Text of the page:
Call for a free consultation today

The Dangers Of Potholes For Cyclists

We’ve all seen potholes and experienced the jolt as you unavoidably bump over one. In a car, hopefully, the worst that will happen will be damage to the vehicle. But even for the most skilled and experienced cyclists, the risks are multiplied and can even be fatal. A slight knock or bumpy ride because of riding over a deep pothole can cause loss of control or even throw you from your bike.

The UK’s pothole problem is going from bad to worse, as soon as one is filled, another appears. A recent survey of UK cyclists for 2022 National Pothole Day found that 21% have been involved in an accident because of a pothole, with 22% of those incidents resulting in a personal injury. The survey also found that 88% of cyclists had been forced into a dangerous maneuver by a pothole and that 63% had suffered damage to their bike because of one.

What causes a pothole?

Potholes are caused when general wear and tear of the road creates small cracks in the surface and when it rains, water seeps into these cracks. In winter time, this water freezes and expands. When the weather warms up in the spring and summer months, ice melts and the water evaporates which leaves gaps under the surface. Traffic then breaks down the surface of the road even more and this causes potholes.

Whose responsibility is it to maintain UK roads and why is the pothole problem getting worse?

The state of repair of public roads in the UK is the responsibility of the Highways Authority, managed at a local council level. This includes repairing defects and resurfacing where necessary.

Despite this responsibility, councils are not under an obligation to fix all potholes immediately, they’re only required to make regular inspections, every 6-12 months and can only repair potholes if they are aware of them and if they fit an ‘intervention criteria’.

As local funds are squeezed, the ‘intervention criteria’ – how severe a pothole needs to be in order to be repaired, has been stretched, which means bigger and bigger holes in our roads.

Cycling UK set up a reporting system which means road users can report potholes and other road defect they may come across, to their local council. If you’d like to report a pothole, please report it using FillThatHole.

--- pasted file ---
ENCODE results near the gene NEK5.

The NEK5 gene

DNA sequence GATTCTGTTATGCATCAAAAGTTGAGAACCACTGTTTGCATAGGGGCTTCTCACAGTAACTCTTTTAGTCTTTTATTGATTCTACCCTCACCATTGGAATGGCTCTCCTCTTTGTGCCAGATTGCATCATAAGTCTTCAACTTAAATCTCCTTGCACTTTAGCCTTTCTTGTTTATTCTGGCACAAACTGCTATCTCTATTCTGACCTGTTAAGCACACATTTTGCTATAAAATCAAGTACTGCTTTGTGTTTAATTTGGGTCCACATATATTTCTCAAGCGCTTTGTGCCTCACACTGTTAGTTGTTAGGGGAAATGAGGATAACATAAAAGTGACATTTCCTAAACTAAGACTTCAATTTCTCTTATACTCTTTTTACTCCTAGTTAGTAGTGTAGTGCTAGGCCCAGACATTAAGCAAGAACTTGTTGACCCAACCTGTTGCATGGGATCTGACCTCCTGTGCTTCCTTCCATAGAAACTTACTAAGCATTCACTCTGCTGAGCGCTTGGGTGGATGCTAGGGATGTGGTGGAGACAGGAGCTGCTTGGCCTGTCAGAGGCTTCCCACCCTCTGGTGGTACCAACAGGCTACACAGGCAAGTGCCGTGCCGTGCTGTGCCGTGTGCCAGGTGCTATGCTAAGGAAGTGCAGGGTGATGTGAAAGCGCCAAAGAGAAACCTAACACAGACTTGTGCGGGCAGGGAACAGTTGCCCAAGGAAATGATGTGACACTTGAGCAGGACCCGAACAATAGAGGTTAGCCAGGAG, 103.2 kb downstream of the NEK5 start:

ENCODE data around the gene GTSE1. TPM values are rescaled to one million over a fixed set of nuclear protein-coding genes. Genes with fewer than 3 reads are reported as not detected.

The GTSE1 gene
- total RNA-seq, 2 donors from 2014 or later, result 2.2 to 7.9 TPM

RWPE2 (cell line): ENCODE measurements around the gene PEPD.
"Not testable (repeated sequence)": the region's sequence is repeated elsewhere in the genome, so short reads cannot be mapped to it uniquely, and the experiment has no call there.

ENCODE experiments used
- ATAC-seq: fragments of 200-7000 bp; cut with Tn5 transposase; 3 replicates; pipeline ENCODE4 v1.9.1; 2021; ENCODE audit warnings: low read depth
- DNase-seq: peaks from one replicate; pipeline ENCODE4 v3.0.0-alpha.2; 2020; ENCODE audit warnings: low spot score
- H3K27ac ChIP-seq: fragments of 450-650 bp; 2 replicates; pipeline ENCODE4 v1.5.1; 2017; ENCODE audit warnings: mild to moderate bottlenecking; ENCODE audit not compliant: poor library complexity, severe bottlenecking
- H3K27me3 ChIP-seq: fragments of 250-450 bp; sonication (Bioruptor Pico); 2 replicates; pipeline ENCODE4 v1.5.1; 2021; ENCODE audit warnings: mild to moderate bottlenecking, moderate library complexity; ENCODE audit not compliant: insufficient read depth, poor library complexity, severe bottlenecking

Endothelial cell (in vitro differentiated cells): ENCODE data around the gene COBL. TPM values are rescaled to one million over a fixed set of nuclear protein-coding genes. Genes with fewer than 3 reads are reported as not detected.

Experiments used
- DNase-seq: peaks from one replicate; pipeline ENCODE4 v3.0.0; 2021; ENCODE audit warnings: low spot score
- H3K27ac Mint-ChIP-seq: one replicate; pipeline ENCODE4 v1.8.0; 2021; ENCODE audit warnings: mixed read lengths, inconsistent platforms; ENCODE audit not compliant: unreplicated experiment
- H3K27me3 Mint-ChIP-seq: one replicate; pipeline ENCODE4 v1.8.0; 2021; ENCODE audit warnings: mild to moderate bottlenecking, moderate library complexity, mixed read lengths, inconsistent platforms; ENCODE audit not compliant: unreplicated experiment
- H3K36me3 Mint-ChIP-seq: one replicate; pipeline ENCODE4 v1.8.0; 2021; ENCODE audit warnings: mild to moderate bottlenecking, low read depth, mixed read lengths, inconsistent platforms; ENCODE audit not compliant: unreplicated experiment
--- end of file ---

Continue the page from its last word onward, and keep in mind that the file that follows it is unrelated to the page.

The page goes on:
Why are potholes more dangerous in winter?

Not only do potholes multiply in winter, they’re also harder to spot. Darker nights and poor street lighting can make it near impossible to spot a pothole until its too late.

Puddles, leaves, and ice can obscure potholes and other road defects, making the roads more dangerous.

What can I do to stay safe?

Years of underinvestment and temporary repairs, combined with darker and wetter weather is a recipe for danger, so it’s important to pay extra care when hitting the roads on your bike.

Potholes can appear overnight, so never let your mind wander when you’re on the roads and avoid routes where the roads are breaking up.

Don’t hug the kerb, good road positioning will keep you away from sunken drains or steeply cambered road edges and will give you more room to manoeuvre around a pothole.

Swerving out into the road is dangerous. Scan the road far ahead so that you can chance your road position gradually if there’s a hazard. Pothole depth can be hidden by rainwater or the shadow from headlamps or a low sun, so always plan to go around if you can.

What should I do if I’ve been in a collision with a pothole/road defect?

  1. Evidence

It’s important to gather as much evidence at the scene as soon as possible after the incident. The more time passes, the greater the scope for an argument that the defect wasn’t dangerous at the time of the crash.

  1. Injuries

Depending on the severity of your injuries, seek medical attention. Don’t shrug off any injuries, arrange a check-up, either with your GP or via a walk-in centre.

  1. Assess your bike

If in doubt about the condition of your bike, don’t ride it until it’s received a professional appraisal. Don’t forget to take photos of any damaged components.

  1. Instruct a specialist solicitor

If you decide to claim for damages to yourself or your bike, choosing the right solicitor to deal with your claim is key. At Cycle SOS, our team of specialist lawyers have been championing the rights of cyclists for over 30 years, and are experienced in supporting cyclists who have been in an accident caused by a pothole or other road defect.


For further assistance with measuring and photographing a road defect, reporting a road defect to the local authority, and making a successful cyclist pothole claim, contact the Cycle SOS team today. Our helpline at 0808 100 999 5, is free to call.

For more information or to start your claim, call 0808 100 9995 and speak to one of our specialist solicitors. We’re here to help. You can email us or schedule a callback.


Written By: